This is the second part of the Rethink Community mini-series, Paralyzed In Poverty, a first-person account of living life in poverty from the perspective of Andrea Harper.
Harper, a former presidentially-recognized mathematics educator from Springfield, OH, was put on the road of redemption after falling victim to a combination of circumstances which left her struggling in poverty and having to reclaim her good name when left subject to the judicial system.
Currently earning her master’s degree in rehabilitation counseling at Wright State University, today, the former Princeton Review professor is a licensed chemical dependency (LCDC II) counselor and serves as a poverty-alleviation training facilitator and speaker for Think Tank, Inc., a federal partner of the Corporation of National & Community Service (CNCS).
In case you missed it, please read Part I.
The following are Harper’s own words.
“Mom, why would you tell him we were ghetto-rich?”
My 12-year-old was shocked and embarrassed that she found out we make way less money than her uncle, my brother. I have literally built my life up from ground-zero poverty twice in my life. I mean poverty in every area, except intellectual, and sometimes, that spoke of the wheel even felt broken due to the heavy amounts of mental health medications I had to take at the time.
Together for a family of five, we make $24,000/year and that includes the $700 monthly social security check and the $5000 of cash odd jobs we do throughout the year. Our credit is good, so we buy new cars, both of us, my husband and I. Our house is paid off, but on the borderline of being condemned, due to damage to the foundation and malfunctioning windows in the home. We don’t have to pay a mortgage — just $110/month for insurance and taxes. We all have new cellphones, iPads, and computers in the home. We pay cash for braces for our 12-year-old.
My husband’s family comes from deep generational poverty and thinks we are well off. It is only because I can navigate the resources and know every program that can give me a break or benefits to offer. We don’t pay for childcare, but we have to leave our precious baby — the most important thing in our life — with someone we met once and has mediocre childcare.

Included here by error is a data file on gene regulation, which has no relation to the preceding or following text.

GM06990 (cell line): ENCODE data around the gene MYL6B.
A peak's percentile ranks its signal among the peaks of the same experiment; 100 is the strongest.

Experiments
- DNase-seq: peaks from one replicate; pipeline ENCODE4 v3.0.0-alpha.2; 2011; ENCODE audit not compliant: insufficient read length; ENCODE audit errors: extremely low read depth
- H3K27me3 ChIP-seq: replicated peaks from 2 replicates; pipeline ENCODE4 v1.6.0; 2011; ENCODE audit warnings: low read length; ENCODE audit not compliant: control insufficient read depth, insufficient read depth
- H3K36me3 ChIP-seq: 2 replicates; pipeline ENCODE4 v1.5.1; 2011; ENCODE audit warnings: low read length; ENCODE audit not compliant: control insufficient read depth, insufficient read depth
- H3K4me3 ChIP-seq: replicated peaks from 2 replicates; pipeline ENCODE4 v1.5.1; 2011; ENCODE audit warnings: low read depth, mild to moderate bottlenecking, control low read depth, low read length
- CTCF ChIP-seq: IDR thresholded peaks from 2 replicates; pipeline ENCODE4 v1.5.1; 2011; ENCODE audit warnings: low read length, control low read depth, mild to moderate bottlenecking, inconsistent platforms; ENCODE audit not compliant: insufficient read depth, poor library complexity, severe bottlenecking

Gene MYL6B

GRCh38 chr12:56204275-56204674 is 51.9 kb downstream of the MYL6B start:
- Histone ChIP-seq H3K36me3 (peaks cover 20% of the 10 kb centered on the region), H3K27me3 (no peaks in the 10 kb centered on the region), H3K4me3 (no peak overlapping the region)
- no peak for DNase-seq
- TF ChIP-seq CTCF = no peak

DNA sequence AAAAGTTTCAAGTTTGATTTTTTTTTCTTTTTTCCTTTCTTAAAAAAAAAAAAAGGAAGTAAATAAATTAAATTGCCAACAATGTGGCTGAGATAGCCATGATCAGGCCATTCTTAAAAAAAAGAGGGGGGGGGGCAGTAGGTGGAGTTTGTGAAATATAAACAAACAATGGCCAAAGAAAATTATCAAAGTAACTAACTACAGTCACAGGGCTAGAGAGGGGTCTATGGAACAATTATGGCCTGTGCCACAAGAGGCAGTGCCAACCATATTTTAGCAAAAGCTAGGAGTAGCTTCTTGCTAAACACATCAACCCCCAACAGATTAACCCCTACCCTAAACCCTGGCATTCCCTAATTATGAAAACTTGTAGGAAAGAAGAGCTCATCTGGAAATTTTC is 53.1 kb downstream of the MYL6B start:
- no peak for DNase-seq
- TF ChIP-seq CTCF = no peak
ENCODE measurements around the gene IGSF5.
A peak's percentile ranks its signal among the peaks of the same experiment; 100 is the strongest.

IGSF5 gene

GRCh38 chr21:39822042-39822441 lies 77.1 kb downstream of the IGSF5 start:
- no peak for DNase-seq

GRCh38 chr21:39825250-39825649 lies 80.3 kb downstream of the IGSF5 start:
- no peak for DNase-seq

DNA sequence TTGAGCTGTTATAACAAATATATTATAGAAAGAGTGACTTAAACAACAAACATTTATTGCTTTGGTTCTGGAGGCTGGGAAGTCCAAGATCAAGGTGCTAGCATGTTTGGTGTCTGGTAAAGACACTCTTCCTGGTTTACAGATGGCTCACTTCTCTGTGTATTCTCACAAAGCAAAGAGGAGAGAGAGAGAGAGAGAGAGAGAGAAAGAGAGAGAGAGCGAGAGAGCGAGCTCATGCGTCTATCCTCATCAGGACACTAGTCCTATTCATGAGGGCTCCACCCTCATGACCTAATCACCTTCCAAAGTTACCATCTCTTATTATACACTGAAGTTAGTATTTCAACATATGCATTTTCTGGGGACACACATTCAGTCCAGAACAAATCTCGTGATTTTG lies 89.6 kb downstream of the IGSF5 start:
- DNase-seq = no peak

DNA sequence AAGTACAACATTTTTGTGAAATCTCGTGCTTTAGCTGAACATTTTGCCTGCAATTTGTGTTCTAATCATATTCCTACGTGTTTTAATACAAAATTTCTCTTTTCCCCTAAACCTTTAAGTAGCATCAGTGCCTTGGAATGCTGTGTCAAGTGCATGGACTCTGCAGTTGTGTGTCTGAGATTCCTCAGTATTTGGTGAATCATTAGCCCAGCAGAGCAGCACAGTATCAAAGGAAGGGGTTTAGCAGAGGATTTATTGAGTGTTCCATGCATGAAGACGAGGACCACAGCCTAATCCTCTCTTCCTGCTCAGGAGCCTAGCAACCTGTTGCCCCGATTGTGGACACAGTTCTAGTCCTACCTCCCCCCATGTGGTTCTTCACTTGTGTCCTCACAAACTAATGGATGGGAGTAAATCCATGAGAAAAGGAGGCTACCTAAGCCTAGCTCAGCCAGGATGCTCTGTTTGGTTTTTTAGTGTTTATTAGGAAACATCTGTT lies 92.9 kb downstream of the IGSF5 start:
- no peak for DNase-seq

We don’t pay for gas for my car. Or food. Or medical expenses. We all have name brand wardrobes. But, we have no money for vacations. We live off our tax returns for high-price items throughout the year.
Poverty comes with a great deal of stress with having to have all your documents and receipts and proof of attendance all in a row, and at the right time, because having one thing off means a benefit is cut off — just like that. My children don’t have to be without, and they get mostly what they ask for. So, by some of our families’ standards, we have it all together.
Poverty is relative. Middle-class values, work ethic, and organizational skills can make you successful in the navigation of the resources available to those of us in poverty who think ‘middle class’. But, the system is not set up for those with a generational poverty mindset. The appointment and documentation and organization and tricks of the trade are way too much for someone who lives only in the moment. It is too much to manage for someone who does not have transportation or has a crisis in his or her life. We have a system that sets some up to be ghetto-rich (if they have the knowledge to become so) and others to fail miserably, trying to survive.
How do relationships play a part in this real-life story…my real-life story? An employer allowing flex-time for appointments, or letting me leave an hour early to go home to clean or grocery shop before I pick up my kids. Someone who is willing to pay a living wage that would allow me to let go of the social security check (which has personally become my security blanket, if you will). A family member who would do childcare for you; a member of the family who would help a lot with the cleaning and cooking. One person, one relationship, can lighten the load — it can really make the difference.
So, the system, it may stay the same, so the individual may stay the same, but the relational interaction of just one person can be a game-changer in very small ways or very large ways. A relationship can move a family from living ghetto rich to middle class.